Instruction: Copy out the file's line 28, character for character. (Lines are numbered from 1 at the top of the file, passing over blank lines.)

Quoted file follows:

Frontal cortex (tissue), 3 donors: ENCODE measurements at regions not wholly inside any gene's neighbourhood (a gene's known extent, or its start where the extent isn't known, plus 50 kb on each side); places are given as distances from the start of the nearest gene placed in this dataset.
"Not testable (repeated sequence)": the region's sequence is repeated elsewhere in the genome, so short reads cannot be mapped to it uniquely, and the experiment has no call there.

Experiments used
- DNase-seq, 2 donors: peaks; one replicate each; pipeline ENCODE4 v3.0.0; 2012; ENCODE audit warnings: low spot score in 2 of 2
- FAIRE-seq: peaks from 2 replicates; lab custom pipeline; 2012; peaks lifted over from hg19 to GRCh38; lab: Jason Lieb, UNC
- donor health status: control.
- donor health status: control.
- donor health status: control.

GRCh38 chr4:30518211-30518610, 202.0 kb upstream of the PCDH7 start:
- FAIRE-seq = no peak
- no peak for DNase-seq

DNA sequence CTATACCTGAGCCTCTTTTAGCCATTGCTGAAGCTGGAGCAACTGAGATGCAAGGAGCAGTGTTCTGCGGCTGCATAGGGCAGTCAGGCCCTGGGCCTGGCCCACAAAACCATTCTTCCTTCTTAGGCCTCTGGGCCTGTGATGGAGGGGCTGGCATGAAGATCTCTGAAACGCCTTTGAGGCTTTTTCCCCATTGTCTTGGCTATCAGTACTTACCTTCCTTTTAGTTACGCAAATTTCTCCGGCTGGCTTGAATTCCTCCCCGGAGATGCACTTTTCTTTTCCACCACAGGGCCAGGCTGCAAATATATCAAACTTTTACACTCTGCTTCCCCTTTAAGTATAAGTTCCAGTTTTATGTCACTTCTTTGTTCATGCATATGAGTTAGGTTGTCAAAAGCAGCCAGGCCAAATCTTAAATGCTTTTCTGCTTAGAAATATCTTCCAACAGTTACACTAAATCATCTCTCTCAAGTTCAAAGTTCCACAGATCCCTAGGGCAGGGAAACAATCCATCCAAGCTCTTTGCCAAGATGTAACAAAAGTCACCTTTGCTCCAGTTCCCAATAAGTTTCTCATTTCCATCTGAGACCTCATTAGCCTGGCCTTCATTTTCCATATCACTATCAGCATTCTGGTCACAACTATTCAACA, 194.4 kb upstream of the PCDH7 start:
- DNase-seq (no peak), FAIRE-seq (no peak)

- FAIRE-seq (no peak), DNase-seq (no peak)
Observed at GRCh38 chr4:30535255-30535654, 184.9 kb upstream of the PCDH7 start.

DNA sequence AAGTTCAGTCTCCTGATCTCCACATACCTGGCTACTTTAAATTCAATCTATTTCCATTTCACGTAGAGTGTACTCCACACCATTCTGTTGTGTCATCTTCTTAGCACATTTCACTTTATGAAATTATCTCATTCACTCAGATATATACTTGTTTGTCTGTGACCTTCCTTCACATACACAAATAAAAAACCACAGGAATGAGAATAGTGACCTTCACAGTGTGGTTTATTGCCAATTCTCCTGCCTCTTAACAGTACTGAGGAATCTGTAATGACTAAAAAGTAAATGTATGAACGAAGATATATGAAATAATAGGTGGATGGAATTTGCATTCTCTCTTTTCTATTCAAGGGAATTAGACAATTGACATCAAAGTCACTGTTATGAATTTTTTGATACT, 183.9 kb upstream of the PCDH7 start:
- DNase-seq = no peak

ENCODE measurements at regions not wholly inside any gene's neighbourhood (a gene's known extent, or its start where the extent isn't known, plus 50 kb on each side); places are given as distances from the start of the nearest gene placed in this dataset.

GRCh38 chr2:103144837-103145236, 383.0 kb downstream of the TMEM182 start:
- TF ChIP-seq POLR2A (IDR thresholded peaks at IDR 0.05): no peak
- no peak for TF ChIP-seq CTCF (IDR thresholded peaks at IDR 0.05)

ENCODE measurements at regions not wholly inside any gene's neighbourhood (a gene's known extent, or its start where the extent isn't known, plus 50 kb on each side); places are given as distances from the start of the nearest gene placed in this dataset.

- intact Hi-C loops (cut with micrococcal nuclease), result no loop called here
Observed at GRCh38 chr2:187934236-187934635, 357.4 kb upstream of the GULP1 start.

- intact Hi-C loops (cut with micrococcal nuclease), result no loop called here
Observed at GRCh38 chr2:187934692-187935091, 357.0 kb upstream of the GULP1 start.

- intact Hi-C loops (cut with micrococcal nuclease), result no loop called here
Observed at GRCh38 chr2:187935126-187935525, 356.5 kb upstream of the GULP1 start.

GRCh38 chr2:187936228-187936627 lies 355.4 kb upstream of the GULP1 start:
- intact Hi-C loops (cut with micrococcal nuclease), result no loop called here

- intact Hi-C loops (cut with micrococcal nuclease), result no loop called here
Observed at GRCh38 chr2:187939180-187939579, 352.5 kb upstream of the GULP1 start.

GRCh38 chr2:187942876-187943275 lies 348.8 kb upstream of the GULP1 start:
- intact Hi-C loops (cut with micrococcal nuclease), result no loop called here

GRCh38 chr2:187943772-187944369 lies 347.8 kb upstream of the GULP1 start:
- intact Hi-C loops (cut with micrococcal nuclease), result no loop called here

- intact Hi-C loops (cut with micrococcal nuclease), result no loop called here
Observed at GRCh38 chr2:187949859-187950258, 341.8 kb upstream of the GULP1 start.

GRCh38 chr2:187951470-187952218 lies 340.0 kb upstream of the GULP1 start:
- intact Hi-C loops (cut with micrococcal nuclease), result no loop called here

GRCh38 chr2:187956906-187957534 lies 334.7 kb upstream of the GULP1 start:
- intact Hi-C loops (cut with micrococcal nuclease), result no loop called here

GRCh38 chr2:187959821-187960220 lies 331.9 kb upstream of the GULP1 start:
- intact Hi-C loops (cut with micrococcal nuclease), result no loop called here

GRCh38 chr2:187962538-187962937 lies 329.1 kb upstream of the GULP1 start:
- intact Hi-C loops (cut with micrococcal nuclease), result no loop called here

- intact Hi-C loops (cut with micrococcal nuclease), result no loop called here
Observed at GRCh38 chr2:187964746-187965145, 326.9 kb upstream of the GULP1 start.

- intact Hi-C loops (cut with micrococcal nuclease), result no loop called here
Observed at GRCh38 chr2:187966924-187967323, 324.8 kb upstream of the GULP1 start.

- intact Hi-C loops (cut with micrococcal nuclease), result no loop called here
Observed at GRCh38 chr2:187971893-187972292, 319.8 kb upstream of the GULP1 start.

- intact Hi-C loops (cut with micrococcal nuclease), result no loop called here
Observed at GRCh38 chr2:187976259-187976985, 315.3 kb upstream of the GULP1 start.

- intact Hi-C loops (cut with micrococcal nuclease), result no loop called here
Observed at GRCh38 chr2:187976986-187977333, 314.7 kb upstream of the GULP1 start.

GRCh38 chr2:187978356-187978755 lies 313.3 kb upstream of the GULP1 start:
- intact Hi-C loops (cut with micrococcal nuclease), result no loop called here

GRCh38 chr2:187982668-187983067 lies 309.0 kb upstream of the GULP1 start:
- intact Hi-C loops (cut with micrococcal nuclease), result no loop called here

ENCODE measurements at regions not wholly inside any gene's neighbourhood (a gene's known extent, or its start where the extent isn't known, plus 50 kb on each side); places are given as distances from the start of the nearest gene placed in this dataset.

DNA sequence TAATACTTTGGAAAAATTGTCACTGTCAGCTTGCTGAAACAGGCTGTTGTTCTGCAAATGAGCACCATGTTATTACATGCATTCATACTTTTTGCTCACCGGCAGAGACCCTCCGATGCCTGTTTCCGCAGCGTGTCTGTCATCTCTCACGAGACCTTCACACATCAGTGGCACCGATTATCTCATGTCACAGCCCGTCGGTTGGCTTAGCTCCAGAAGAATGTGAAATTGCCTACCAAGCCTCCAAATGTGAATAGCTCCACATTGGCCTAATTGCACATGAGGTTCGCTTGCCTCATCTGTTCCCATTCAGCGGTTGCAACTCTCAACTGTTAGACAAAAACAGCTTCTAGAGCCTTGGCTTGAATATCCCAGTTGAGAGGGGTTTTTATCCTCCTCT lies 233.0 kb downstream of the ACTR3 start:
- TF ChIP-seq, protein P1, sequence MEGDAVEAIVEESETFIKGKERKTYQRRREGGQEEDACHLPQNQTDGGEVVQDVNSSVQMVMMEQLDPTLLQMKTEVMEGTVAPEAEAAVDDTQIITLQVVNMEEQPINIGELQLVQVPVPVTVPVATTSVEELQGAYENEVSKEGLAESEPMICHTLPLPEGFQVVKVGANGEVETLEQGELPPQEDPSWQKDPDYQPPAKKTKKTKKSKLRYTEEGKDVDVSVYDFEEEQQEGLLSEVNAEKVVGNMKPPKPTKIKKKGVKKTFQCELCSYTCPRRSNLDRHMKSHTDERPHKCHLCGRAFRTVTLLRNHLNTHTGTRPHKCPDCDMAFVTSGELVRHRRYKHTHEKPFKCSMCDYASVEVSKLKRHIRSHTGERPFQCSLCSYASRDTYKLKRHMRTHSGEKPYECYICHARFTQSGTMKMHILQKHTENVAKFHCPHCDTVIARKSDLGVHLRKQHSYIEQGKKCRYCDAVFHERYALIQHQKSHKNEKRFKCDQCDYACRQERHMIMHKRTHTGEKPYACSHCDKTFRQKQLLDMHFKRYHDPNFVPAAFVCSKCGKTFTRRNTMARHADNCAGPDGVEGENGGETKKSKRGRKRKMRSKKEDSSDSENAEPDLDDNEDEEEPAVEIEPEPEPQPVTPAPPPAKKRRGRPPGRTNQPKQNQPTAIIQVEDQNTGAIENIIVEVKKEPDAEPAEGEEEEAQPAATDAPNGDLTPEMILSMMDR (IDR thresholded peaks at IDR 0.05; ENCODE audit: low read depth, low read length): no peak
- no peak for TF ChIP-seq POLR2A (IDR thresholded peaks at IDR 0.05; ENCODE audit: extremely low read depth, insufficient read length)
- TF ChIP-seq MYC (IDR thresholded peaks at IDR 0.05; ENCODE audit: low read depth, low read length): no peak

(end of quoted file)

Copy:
Observed at GRCh38 chr2:187935126-187935525, 356.5 kb upstream of the GULP1 start.